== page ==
In the Heights invites inevitable comparison to West Side Story. Both musicals have spellbinding choreography; both focus upon life in Latino neighborhoods in Manhattan. While the story line of In the Heights is nowhere as hackneyed as West Side Story, the plot has its limits. As New York Times critic Charles Isherwood noted, In the Heights “is basically a salsa-flavored soap opera, and if there is an equivalent of schmaltz in Spanish, this musical is happily swimming in it.” That said, both West Side Story and In the Heights overcome this deficit so handily, that to suggest that either play lacks versimilitude is to miss the point all together.
The show just opened in San Jose, and is well worth seeing. I’d be hard-pressed to distinguish this non-Equity touring version from the Equity version that blew through San Francisco two years ago. Both productions have the same impeccably-crafted set with bodega storefront, limo service, and hair salon that make the Dominican neighborhood seem positively haimish. More importantly, both have the same high-energy dancers that command attention throughout the show with both whimsy and drop-dead cool moves. Each dancer is fascinating to watch individually as well as in ensemble. Since so much of the show is dance, you don’t have to worry that you might miss something if you choose to let your gaze linger on an individual pair of dancers.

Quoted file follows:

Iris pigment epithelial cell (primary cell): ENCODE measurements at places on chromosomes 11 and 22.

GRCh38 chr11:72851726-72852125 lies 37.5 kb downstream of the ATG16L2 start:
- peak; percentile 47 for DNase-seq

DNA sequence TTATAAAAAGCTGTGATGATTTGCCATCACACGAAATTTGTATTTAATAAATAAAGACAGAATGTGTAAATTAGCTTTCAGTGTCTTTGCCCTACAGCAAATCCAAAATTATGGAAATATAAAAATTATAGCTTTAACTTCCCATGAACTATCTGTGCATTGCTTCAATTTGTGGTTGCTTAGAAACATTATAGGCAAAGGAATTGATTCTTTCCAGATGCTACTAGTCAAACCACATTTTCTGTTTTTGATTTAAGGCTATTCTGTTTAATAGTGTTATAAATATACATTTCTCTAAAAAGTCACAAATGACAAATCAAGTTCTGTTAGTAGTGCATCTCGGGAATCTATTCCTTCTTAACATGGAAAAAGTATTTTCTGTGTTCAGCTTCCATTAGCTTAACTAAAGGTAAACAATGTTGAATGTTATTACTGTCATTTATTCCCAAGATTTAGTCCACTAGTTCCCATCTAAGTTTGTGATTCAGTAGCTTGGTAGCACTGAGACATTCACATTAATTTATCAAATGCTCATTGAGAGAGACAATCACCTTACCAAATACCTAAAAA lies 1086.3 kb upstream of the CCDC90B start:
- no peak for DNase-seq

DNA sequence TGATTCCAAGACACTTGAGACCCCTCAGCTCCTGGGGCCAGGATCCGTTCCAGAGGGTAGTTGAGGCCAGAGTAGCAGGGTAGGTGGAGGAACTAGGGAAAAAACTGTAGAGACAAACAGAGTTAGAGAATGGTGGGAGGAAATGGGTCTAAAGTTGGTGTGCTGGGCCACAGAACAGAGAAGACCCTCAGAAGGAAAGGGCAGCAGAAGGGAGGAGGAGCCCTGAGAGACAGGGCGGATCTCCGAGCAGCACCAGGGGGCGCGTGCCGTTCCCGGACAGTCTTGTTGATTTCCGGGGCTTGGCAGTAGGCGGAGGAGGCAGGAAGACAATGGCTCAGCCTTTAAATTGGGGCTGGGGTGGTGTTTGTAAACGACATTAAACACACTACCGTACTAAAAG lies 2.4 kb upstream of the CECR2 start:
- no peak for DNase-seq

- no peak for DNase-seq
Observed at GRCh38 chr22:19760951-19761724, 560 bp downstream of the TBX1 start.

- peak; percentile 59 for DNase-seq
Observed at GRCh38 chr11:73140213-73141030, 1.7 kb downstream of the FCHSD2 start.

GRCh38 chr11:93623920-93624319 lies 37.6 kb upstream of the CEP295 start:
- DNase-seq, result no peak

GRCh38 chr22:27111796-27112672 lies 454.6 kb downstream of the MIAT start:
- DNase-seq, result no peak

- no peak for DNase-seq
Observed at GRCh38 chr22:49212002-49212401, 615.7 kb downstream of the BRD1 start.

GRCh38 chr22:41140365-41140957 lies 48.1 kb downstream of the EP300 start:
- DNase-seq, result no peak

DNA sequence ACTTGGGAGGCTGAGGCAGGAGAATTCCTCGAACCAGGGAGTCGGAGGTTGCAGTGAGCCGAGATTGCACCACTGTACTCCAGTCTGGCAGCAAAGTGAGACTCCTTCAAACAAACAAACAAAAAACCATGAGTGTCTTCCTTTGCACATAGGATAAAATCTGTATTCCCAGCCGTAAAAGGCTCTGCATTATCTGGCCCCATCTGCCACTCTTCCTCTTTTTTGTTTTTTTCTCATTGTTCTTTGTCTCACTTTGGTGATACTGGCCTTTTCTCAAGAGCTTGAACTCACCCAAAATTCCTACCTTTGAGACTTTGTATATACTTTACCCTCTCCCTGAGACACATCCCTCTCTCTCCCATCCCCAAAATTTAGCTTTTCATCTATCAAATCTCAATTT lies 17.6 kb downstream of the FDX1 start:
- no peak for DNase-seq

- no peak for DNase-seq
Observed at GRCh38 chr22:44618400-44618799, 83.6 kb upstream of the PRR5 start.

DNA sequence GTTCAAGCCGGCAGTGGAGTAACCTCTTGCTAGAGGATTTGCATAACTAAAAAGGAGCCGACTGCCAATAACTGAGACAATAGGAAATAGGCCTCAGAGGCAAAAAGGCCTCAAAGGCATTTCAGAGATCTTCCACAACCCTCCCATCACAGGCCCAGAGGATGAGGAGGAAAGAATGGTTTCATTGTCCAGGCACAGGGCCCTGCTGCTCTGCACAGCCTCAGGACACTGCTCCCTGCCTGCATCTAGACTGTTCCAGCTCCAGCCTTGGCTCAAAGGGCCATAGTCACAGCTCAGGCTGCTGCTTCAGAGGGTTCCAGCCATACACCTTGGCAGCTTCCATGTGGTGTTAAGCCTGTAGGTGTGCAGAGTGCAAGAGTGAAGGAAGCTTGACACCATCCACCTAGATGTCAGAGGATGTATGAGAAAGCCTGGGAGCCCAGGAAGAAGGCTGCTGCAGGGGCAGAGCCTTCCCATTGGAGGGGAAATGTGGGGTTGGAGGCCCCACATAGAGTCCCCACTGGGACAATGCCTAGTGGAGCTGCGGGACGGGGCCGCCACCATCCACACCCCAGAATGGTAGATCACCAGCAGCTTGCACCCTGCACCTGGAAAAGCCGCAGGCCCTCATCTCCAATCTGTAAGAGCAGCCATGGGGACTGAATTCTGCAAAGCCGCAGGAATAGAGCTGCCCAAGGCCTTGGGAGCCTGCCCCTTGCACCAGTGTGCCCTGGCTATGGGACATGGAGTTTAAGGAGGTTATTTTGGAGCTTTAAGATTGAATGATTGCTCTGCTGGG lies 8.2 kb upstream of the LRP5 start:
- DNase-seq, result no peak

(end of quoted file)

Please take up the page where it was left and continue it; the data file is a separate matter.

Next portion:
More than anything, In the Heights is about dreams and possibility.
Unlike the Equity version, the show-stopper in this production was Benjamin Perez, who played Kevin Rosario. Theatre that stays with you invariably has at least one actor with such compassion and understanding of his character that he completely inhabits it. Others may be darn good and exquisitely skilled, but you sense that they’re merely acting. Not so with Perez. Playing the father of Nina, the neighborhood girl who left the Heights only to falter during her first term at Stanford, Perez so embodies the awkward relationship of parent and young adult that I was not the only person in the audience tearing up over his version of “Inutil” (Useless) in which he reflects that his inability to solve Nina’s issue was not dissimilar from his own father’s limitations.
If Perez embodied the warm heart of the production, Presilah Nunez, embodied the cool. Playing Vanessa, her impossibly long legs, and remote chill made her seem already out of the Heights – except for the small matter of limited finances that keep her tied there. Nunez was fascinating to watch as she wended her way among the denizens of the barrio, as if she was no longer .
More than anything, In the Heights is about dreams and possibility. It can shake you out of your election year doldrums and bring you to your senses. This might be the best thing I’ve seen in San Jose so far this year.